By Caroline Spencer
Any upcoming events where hair and makeup are ‘a thing’ I wait for the familiar pang of foreboding. The question every woman in the family asks, “Who’s doing your make-up?”
It’s a fair enough question. Weddings are long all-day affairs. Irish weddings are especially vulnerable to the elements. Every summer wedding I’ve attended has seen the extremes of all seasons in a single day. They are events where heavy-duty makeup is needed to withstand the chaos. Mainly it’s handy, and one isn’t re-applying eyeliner at nine p.m. after doing four Jaeger shots with their cousins’ new girlfriend.
I was on board with all this; until I wasn’t. Until I took a chance and have had lingering trust issues ever since.
The year was 2012. Gangnam Style was somehow in the charts. The London Olympics had just finished, a new dawn in international unity beckoned.
I was on my way to a family wedding in Wexford, at this point a yearly occurrence. So many cousins dotted around the country seemed to have the same matrimony epiphany at the age of 30. The Northern Irish cousins had it at 25. Truly a Sinn Féin style cross border policy was afoot.
This event took place in September, during the perennial Indian Summer. So, the weather was nice but windy. An aunt said to a godmother who said to another aunt about a great makeup counter in Gorey that did make up for wedding guests. All the women in my family looked it up; the reviews were glowing.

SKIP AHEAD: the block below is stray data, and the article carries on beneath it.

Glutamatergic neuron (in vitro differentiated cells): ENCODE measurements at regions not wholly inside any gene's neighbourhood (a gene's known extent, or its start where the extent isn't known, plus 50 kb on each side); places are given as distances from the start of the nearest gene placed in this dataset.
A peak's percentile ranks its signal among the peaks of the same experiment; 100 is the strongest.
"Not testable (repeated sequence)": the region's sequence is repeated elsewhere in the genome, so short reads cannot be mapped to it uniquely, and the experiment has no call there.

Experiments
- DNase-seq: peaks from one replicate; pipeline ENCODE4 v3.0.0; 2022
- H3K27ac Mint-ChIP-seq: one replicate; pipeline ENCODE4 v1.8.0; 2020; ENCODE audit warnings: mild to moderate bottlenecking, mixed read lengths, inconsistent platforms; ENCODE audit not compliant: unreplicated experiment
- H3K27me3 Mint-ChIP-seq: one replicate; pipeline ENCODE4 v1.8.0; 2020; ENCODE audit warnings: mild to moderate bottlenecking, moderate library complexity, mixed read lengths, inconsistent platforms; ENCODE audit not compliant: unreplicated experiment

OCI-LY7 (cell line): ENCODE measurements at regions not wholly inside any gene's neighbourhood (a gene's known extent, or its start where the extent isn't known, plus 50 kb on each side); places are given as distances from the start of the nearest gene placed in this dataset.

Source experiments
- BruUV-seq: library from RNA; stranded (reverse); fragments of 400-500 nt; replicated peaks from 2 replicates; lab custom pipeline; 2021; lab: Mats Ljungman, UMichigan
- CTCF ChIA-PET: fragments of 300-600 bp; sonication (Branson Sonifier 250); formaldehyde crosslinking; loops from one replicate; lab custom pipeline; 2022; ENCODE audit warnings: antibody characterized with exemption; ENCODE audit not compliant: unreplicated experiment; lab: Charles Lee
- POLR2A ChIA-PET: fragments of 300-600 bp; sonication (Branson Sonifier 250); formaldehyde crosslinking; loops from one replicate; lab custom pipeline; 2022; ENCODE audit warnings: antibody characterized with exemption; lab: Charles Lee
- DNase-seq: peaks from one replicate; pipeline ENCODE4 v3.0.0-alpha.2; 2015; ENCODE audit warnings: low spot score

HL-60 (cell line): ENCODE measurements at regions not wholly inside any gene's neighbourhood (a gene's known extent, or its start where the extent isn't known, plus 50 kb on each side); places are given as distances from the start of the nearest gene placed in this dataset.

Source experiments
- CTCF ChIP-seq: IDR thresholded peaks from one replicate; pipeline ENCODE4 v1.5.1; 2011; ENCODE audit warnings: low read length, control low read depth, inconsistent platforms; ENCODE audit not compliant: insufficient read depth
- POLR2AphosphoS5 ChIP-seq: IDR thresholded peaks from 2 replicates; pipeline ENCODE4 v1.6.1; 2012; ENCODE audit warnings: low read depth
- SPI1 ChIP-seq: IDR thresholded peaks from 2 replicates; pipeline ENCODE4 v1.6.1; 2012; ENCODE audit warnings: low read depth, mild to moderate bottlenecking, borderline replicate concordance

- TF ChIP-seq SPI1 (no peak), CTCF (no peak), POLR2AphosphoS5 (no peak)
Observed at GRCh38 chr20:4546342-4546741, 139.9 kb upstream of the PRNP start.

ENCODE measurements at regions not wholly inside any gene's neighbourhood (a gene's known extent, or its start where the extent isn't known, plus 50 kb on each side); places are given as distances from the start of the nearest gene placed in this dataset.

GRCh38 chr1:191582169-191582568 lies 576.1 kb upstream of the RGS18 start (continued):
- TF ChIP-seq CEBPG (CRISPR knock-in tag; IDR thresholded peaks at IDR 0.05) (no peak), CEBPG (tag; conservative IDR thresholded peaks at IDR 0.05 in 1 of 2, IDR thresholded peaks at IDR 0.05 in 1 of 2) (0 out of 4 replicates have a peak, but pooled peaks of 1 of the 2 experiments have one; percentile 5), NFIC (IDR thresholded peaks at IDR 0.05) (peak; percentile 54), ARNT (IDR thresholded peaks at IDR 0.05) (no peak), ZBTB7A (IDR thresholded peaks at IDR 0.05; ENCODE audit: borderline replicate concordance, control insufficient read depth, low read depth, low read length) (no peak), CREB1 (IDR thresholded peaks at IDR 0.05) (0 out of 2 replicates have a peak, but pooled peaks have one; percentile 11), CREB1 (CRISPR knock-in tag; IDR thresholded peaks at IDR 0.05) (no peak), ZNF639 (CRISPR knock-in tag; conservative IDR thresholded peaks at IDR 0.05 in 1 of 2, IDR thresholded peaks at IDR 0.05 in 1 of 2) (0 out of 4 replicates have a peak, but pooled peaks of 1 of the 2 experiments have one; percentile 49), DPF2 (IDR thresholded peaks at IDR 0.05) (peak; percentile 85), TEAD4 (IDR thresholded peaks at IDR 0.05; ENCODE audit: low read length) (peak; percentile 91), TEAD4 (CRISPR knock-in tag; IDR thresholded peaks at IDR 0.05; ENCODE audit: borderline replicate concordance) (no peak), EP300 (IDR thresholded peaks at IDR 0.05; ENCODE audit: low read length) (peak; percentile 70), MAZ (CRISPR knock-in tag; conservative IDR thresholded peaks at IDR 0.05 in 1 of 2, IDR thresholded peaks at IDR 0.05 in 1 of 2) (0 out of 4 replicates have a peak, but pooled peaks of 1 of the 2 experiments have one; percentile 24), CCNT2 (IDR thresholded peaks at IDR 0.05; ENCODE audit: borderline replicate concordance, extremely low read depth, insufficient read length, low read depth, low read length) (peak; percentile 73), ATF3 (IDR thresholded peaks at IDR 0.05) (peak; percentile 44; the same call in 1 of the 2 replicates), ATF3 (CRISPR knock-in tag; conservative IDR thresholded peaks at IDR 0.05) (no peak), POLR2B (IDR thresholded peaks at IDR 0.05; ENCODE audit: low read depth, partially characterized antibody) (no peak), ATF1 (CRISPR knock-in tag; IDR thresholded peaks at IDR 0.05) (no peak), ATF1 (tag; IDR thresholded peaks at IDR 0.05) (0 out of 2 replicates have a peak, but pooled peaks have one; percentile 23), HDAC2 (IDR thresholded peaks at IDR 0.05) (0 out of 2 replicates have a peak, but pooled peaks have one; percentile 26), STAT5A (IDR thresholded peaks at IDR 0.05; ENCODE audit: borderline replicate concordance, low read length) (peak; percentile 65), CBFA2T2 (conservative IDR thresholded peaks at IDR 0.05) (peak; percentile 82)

The slots were booked. I went first, while the various sisters/aunts/mothers went looking for hangover cures. The room was startlingly bright. The nice make-up artist asked me what I wanted, I said something along the lines of “going to a wedding this afternoon, the reception is an hour’s drive after the ceremony, please do something that will last and make me look nice and human.” She nodded, It was her third wedding of the day and it was still morning. I was in safe hands.
And then 45 minutes later she let me go. Under the harsh light, she showed me a mirror.
“Hmm,” I thought. “A little strong but sure, that’s what you want today right?”
I thanked her and wandered out of the room. I pass the next client, my sister. She unsmilingly tells me I look “well”. That’s not good. I head to the nearest café, maybe I’m too groggy.
Another sister passes by. She tells me “it should calm down”, “it” being my face.
With all this mystery, I go to the public bathroom. Thankfully, it was empty, so no one could hear my gasp and bellow of “Oh f**k!”.
The nice lady clowned me. She literally daubed me up into Bobo the Clown. My pale face was now the tincture of Cheetos. My eyes had more purple glitter than the Dragrace workroom. My lips were a toddler’s attempt at destroying their mothers make up.
With very little time to spare, I legged it back to my hotel room, tore out some face wipes and re-did the canvas. The makeup was indeed durable, as I spent more time cleaning it off than applying anew. The rest of the day my sobriety and makeup abilities stayed on a level playing field.
What was the lesson here? The one I took away was to never trust your aunt, or indeed anybody.
The real one is maybe trying to be nice but firm about what you want, but this event is why I have trust issues.
PS: The wedding itself was great, 10/10 would recommend, Wexford as a fun spot.